I learned to enjoy the process rather then having instant gratification.

4 .Respect the ‘aina (earth).

While living on Maui I learned about the history of the islands and the relationship and respect the Hawaiians had for the land. They had divided up portions of the island into ahupua’a, shaped like pie pieces, coming to a point at the top of the mountain and getting wider as it approached the ocean.

But they did not own this land. They were simply stewards.

The concept of ownership was alien to them. It was their responsibility to look after the land and make sure it was in good condition, if not better condition for the proceeding generation. There was just no question about it, no other way to think about it.

A large amount of the Hawaiian Islands had been cleared some number of years ago, for sugarcane or cattle grazing, among other things. Because of this the soil has been degraded and there has been a loss of native forest, plus a few invasive species were introduced, which both in turn has lead to a loss of biodiversity.

This degradation opposes the Hawaiian’s original stewardship of the land.

I had a first hand look at how detrimental of an effect the human species can have on the Earth. In contrast, I was able to see how beneficial we as humans can be for the planet. I helped clear acres of invasive species and subsequently planted native trees and non-invasive bamboo.

I was able to see how the progression of the forest canopy at different ages in the reforestation and how native birds were returning to the mountainside. I was able to witness how we were repairing the soil that then allowed native plants to take root in places that previously had been too damaged for those
endemic plants to flourish in.

5. Growth is inevitable.

There is something about the Hawaiian Islands, Maui more specifically, that has the power to change you. If you stay on the Maui for any extended length of time, Mother Maui will chew you up and spit you out.

The island tests your ego and your spirituality.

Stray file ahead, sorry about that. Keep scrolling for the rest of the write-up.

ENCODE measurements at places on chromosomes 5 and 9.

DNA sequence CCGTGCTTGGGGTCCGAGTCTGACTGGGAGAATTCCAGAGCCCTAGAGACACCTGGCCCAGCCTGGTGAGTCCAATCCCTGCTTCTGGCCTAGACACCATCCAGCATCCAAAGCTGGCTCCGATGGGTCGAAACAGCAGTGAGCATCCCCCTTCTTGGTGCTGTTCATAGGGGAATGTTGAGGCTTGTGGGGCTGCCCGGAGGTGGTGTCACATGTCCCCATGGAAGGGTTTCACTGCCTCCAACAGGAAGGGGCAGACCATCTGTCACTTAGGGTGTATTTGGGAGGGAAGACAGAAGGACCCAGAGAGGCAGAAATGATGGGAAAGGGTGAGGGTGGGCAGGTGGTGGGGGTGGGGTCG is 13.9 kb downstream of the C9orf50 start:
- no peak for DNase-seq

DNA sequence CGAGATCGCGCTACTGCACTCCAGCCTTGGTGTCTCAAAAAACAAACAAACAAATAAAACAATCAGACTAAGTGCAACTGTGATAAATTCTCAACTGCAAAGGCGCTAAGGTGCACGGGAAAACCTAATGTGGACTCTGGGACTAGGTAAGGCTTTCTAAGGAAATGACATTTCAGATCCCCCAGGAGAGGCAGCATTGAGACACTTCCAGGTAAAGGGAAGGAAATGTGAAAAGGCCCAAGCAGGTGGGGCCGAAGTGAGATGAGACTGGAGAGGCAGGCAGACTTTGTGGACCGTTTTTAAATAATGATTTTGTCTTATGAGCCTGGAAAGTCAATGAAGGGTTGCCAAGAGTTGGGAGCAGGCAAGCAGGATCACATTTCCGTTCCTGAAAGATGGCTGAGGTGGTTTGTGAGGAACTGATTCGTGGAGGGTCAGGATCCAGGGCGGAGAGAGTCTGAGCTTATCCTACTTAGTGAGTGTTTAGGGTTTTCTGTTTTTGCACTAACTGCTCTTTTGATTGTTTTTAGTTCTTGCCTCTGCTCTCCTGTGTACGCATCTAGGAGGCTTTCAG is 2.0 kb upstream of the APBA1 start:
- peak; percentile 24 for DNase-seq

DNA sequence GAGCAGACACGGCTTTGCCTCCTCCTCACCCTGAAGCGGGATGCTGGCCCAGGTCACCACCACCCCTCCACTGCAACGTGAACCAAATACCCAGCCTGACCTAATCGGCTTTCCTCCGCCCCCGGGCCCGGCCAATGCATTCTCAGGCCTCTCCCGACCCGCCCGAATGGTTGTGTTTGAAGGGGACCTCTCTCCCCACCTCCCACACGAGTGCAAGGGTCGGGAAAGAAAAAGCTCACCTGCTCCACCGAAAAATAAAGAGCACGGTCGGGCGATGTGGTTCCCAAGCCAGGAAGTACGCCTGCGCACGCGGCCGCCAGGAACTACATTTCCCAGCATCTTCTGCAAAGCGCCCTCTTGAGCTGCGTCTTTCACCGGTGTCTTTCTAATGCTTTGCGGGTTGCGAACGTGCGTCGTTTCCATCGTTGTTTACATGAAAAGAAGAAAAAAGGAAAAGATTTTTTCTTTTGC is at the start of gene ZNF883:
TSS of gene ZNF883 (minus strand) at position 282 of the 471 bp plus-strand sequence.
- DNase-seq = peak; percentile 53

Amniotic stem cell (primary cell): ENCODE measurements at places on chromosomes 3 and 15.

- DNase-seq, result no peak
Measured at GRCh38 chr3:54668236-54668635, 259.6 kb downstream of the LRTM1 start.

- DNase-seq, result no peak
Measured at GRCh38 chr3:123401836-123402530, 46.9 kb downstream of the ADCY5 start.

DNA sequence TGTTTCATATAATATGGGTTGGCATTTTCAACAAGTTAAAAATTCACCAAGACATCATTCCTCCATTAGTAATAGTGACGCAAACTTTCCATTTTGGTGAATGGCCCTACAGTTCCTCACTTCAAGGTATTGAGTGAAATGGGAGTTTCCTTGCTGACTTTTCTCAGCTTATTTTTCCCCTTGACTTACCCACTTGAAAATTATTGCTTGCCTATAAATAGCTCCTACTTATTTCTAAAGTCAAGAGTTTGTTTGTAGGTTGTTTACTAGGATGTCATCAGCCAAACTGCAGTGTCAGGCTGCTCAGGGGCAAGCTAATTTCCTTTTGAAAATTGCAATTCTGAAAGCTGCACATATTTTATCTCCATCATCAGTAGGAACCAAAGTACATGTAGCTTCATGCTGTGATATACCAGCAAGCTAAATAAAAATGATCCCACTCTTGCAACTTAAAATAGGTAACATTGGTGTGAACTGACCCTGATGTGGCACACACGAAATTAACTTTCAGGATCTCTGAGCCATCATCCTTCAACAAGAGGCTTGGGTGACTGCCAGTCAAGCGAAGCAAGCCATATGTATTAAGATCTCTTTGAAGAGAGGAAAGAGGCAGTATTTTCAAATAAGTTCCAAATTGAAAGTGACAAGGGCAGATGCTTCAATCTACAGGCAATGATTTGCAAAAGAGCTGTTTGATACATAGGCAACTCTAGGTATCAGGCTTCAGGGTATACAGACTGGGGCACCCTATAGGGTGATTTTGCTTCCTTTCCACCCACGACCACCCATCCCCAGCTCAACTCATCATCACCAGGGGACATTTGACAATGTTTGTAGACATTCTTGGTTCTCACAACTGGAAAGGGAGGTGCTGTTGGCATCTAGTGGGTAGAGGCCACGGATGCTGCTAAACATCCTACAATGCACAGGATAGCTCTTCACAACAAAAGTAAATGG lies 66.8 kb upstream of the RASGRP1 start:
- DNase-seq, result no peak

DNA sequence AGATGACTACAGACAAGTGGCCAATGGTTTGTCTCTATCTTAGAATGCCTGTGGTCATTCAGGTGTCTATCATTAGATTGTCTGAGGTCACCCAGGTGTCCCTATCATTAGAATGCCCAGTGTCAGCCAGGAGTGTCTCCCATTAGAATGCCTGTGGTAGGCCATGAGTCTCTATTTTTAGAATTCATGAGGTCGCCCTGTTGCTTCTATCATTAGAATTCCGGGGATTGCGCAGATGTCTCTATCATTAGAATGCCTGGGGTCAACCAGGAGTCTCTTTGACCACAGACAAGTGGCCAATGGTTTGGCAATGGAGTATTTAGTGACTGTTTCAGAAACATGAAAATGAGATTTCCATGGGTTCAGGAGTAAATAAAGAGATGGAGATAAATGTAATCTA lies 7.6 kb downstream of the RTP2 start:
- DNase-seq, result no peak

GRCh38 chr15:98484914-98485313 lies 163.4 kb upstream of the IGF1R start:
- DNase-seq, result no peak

It will test the fortitude in your heart and the strength of your psyche. You will emerge on the other side either a broken lump of self-deprecation or a glowing god/goddess of self-acceptance and understanding.

Thankfully I had an incredibly supportive and encouraging partner and group of friends helping me through my growth period. If it wasn’t for them, I wouldn’t have made it through to the other side with so much understanding.

Not only did I learn that growth is inevitable in life, but it is necessary to evolve into the person you were meant to become.

I left the mainland in search of something. I had no idea what I was steering towards when I left, just that I knew I was about to disembark on an adventure.

“Life is a journey, not a destination.”

~ Ralph Waldo Emerson

I had no idea that my life would be forever changed, that I would have grown into the individual that I am today.

Yes I have regrets.

But I cannot change the past. All I can do is move forward and grow from my experiences. Like me, you are a product of your past experiences and if you refuse to learn from them then you will never grow. If you decide to embrace that flux that life has offered you, then you truly have no limit to what you may accomplish.



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Editor: Ashleigh Hitchcock

Photo: courtesy of the author